If you haven't gotten much of a raise lately, it's probably because the extra money that might have been put in your paycheck instead went to your health insurer if you are enrolled in an employer-sponsored plan.
Many Americans haven't seen a pay increase of any kind because their employers can't both increase their wages and continue offering decent health care coverage. It has become an either-or for people like Zeke Zalaski, a factory worker in Bristol, Connecticut, who hasn't had a raise in years.
The global consulting firm McKinsey & Company set off a firestorm when it released a report last week suggesting that 30 percent of U.S. businesses will stop offering health care benefits to their employees after most of the provisions of the Affordable Care Act go into effect in 2014.
The White House was quick to challenge the validity of the report, noting that McKinsey has so far refused to provide any details of the methodology used to reach its conclusion. All McKinsey will say is that its report was based on a survey of 1,300 employers and "other proprietary research."
White House deputy chief of staff Nancy-Ann DeParle, who previously headed the president's office of health care reform, called it an "outlier" and cited other studies predicting that few if any employers would drop coverage because of the Affordable Health Care Act.
MINNEAPOLIS — In his first-ever Netroots Nation appearance, former Democratic Wisconsin Sen. Russ Feingold asked the crowd to take back the Democratic Party and the U.S. government.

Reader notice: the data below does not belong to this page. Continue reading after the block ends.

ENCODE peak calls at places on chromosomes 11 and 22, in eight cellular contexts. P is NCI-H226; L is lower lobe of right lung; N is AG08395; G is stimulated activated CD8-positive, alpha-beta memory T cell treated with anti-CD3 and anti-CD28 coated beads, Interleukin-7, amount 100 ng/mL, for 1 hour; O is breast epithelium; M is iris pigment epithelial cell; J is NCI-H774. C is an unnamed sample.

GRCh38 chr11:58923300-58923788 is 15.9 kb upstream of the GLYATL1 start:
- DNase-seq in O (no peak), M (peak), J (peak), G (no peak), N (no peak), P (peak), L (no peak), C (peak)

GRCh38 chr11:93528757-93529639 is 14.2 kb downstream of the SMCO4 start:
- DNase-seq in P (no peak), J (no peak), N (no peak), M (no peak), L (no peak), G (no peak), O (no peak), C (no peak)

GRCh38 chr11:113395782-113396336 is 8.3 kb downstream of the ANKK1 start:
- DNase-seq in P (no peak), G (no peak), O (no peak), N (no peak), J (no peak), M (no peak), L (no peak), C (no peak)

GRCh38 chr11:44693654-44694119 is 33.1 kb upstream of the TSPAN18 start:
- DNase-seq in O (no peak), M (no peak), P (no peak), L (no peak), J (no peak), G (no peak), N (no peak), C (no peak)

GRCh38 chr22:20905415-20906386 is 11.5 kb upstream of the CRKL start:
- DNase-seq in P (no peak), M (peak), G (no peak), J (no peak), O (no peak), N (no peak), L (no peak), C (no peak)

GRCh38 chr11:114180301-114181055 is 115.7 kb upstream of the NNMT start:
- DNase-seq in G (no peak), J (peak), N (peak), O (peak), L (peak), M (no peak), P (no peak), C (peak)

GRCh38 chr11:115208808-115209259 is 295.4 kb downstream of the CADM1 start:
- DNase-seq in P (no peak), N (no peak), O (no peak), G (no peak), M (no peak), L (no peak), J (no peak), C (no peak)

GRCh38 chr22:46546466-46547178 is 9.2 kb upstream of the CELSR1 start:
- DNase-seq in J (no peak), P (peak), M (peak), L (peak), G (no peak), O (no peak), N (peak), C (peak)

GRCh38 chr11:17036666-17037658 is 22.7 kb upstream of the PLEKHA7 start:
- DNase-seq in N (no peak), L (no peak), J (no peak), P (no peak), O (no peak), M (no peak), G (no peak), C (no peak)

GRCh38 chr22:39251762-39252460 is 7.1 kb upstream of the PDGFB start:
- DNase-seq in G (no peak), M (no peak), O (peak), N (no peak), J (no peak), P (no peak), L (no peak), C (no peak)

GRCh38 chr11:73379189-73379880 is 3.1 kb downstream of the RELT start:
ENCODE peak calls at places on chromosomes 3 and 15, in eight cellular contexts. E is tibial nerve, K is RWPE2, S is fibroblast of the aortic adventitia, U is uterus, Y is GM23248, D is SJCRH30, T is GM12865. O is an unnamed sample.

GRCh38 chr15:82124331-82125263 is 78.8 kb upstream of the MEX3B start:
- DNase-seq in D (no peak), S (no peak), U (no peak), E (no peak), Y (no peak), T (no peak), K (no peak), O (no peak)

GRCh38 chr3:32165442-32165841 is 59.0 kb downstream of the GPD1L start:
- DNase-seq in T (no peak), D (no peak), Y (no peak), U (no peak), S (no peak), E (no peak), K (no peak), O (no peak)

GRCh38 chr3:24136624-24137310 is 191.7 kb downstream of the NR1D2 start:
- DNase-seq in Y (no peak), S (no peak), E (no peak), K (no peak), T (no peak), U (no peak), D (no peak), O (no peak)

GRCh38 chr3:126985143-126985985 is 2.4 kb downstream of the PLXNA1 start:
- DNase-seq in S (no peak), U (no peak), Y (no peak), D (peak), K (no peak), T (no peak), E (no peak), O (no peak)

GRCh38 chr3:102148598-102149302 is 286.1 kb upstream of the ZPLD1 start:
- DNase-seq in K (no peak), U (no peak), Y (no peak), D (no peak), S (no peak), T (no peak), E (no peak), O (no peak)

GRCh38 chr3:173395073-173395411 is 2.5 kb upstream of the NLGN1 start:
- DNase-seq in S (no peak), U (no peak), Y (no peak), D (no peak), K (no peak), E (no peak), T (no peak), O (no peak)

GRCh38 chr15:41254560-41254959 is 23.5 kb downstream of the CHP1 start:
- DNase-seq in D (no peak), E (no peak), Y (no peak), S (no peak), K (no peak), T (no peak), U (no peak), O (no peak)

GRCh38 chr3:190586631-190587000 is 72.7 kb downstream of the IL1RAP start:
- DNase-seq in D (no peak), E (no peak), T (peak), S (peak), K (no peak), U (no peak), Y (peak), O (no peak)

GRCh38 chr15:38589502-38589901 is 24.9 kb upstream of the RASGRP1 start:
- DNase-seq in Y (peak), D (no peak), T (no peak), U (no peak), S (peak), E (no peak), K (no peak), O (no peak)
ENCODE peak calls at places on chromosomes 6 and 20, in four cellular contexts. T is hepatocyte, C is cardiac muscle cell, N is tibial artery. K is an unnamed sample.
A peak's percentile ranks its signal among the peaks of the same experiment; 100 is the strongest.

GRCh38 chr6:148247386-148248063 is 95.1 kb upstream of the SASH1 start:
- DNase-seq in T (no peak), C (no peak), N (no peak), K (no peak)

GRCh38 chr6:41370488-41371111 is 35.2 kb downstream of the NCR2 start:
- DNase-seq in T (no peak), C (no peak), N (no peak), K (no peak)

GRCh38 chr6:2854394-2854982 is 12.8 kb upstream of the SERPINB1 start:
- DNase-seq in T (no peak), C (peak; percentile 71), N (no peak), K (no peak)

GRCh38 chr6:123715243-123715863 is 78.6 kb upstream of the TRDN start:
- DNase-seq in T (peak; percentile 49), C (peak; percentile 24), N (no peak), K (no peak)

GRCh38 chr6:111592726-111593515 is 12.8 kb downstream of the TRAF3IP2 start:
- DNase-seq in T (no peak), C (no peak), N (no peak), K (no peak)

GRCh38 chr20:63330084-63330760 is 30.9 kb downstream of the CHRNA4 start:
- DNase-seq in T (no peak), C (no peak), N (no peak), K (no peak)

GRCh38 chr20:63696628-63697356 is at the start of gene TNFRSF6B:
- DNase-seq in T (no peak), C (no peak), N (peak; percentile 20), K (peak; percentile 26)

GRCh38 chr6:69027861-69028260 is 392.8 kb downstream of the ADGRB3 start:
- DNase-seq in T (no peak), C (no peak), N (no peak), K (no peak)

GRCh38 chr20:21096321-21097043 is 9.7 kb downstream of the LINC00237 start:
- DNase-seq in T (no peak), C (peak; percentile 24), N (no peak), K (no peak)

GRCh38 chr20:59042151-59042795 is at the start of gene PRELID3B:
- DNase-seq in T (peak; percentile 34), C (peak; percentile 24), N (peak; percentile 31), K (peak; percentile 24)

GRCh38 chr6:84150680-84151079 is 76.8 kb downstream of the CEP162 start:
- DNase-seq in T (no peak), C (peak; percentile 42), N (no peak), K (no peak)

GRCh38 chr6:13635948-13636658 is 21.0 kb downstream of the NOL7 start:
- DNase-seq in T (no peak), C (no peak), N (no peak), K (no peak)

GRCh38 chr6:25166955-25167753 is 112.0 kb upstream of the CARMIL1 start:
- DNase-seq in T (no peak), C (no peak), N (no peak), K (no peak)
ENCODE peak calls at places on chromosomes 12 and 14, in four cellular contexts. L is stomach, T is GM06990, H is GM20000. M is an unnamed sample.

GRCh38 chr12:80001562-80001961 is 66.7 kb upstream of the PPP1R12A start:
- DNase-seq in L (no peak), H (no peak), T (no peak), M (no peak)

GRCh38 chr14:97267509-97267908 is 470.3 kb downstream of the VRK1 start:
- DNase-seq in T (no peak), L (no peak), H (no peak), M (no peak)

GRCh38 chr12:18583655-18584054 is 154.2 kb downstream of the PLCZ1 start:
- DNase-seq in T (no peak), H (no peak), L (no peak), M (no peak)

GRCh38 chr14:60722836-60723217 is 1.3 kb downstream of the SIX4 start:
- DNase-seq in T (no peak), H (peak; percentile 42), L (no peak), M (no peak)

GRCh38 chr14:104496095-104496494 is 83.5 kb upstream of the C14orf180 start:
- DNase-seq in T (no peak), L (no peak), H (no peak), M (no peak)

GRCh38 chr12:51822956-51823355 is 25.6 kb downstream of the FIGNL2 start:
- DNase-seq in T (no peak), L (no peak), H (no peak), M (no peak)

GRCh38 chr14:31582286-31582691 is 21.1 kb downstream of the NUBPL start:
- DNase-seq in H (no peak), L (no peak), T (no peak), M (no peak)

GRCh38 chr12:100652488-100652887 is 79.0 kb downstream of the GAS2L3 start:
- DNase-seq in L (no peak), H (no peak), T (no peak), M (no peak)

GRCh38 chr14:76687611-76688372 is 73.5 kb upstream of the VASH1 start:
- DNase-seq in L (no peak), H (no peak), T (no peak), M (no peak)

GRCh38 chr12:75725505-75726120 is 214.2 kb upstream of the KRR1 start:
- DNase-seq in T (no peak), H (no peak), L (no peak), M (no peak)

"I fear the Democratic Party is in danger of losing its identity," Feingold said, asking the Netroots crowd to redouble its efforts.
Feingold decried shady strategies such as Priorities USA Action, a Democratic Super PAC that does not disclose all of its donors, telling the audience "we can win without selling our soul" and urging transparency.
Much of Feingold's speech focused on his fight to overturn the Citizens United decision, which he referred to as "lawless."
"Speech doesn't corrupt," Feingold said. "Money corrupts, and money isn't speech."
Ever wonder what happens to the premiums you pay for your health insurance?
You might be surprised to learn that more and more of the dollars you pay for coverage are being sucked into a kind of black hole.
It doesn't really disappear, of course. It just doesn't do you a bit of good -- unless, of course, you believe it is to your advantage that it ultimately winds up in the bank accounts of a few investors and insurance company executives, including those who have to power to deny coverage for potentially life-saving care.
As the head of communications for two of the country's largest health insurers for almost 20 years, I recognize an orchestrated spin campaign when I see one. And boy, oh boy, did I see an award-winning one this week in San Francisco.
The supposedly nonprofit Blue Shield of California went to extraordinary lengths on Tuesday, June 7 to unveil its "bold move to address the health care affordability crisis" by pledging to limit its annual profit to no more than 2 percent of revenue. And not just going forward, mind you, but all the way back to 2010, when the nonprofit's profits were considerably more than 2 percent -- so much more that Blue Shield of California says it will refund $180 million to its policyholders.